Having said that, the Doctor is in control for the majority of the episode, with a fairly handy capture of Margaret early on. Their dynamic is mainly of captive and captor, with the Doctor saying he’s going to hand her back to face justice on her home planet, even though she claims that means she’ll face a death penalty. He’s firm on this – and weirdly, the three others onboard are all in agreement, which seems a little callous of them. So it’s up to Margaret to plead her own case, using the form of the woman she killed even before the season started.

The conversation between the two is the centrepiece of a contained and controlled overall episode, and has been written up several times. You can see why. The Doctor started the series alone while Margaret had her family around her, and now things are reversed. Both are essentially lone survivors of their recent battles, and find themselves trying to work out who they are and what they should do next. The Doctor thinks he knows – have fun adventures round the galaxy – but his meeting with Margaret sours it a little whilst she’s onboard. Eventually she looks into the heart of the TARDIS and magically regresses, which is super-convenient for the story, but while she’s around the Doctor slowly grows less confident of himself.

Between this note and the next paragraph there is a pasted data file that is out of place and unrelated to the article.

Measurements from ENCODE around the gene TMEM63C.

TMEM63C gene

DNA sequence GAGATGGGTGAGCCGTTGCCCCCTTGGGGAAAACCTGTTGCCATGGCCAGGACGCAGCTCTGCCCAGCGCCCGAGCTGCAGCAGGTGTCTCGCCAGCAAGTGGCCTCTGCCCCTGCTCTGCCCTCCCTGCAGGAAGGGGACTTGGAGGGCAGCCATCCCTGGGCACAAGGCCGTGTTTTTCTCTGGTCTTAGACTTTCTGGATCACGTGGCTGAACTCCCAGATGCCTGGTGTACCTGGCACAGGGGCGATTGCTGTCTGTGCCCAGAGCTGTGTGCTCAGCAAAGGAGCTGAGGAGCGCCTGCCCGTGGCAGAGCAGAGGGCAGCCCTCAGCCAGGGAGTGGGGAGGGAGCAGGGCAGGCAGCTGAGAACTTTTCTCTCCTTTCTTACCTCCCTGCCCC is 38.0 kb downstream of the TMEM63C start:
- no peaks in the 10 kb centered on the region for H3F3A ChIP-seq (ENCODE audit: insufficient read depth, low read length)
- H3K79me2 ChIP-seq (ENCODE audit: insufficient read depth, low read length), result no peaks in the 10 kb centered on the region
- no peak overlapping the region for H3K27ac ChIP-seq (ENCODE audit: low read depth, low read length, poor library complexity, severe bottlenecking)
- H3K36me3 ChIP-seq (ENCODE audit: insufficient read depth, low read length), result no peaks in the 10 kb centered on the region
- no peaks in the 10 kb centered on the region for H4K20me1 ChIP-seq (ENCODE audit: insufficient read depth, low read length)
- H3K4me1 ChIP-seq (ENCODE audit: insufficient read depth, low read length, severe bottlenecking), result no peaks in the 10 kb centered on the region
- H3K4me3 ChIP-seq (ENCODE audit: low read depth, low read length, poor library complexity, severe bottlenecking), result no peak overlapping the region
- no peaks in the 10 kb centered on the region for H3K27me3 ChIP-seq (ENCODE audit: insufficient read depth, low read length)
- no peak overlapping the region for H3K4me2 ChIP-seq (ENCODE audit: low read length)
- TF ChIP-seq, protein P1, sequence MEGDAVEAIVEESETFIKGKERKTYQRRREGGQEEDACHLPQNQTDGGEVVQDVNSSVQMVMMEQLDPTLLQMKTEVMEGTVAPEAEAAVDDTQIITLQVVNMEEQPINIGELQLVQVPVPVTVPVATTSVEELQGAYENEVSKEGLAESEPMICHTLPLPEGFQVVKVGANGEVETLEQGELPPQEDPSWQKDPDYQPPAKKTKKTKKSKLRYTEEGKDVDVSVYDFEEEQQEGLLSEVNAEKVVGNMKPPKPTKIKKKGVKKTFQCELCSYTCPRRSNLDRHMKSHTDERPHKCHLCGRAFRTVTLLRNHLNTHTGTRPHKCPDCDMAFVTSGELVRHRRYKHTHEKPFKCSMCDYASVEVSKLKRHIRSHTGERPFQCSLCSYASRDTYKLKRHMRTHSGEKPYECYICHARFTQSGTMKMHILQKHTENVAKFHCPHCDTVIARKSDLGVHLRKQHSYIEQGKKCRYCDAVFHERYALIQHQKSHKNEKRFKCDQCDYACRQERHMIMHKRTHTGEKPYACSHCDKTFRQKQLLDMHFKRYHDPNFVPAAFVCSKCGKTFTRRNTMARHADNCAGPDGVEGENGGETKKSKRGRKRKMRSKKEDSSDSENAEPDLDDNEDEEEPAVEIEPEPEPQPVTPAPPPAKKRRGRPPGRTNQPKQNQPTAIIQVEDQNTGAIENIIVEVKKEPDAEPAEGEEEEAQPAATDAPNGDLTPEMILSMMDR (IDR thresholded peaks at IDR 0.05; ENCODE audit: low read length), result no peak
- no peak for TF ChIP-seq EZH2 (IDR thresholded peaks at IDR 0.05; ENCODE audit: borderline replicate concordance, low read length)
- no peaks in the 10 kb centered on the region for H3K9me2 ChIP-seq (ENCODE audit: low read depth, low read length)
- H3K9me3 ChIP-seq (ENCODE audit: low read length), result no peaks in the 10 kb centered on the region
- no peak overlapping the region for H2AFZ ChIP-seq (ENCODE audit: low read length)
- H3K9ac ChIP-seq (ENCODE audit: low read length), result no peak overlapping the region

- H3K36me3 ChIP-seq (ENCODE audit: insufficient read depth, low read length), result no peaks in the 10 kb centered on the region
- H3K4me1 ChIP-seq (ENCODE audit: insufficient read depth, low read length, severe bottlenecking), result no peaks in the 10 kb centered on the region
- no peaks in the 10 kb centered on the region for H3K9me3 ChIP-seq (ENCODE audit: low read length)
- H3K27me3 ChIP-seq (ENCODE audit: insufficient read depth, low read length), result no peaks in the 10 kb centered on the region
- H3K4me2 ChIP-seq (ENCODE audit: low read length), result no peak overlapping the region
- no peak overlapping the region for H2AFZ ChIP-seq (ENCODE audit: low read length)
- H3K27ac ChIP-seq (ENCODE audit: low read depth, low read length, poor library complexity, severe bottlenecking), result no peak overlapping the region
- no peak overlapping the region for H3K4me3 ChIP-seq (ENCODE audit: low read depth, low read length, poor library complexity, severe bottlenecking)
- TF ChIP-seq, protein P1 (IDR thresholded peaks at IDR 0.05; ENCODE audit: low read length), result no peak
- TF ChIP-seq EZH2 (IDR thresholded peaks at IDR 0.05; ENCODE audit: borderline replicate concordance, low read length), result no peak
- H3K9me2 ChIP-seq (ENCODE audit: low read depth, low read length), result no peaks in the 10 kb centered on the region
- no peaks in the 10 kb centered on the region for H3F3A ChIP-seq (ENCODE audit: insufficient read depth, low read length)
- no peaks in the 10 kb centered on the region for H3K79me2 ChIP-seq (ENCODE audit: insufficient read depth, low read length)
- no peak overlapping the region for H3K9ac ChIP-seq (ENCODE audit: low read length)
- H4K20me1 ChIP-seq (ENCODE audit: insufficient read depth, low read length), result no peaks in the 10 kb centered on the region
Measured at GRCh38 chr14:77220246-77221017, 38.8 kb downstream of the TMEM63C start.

At the start of the meeting he has everything in hand, and casually stops her repeated attempts to murder him. As her conversation goes on, though, and she pleads her case, you can see him cracking. The Doctor he wants to think that he’s becoming would a find some other way to save her, but the Doctor he feels he is and has been is sterner and harder. He’s just been through a war, and in war you have to have a solid sense of what you consider to be justice simply in order to keep yourself sane. His story in this episode is of working out who he is, who he can be, and if there is a natural way for him to develop between the two. He can, is what we’re offered, but the return of Mickey (and dissolution of Mickey and Rose’s relationship, which has barely functioned onscreen anyway) is another small reminder that he won’t be able to control everything forever.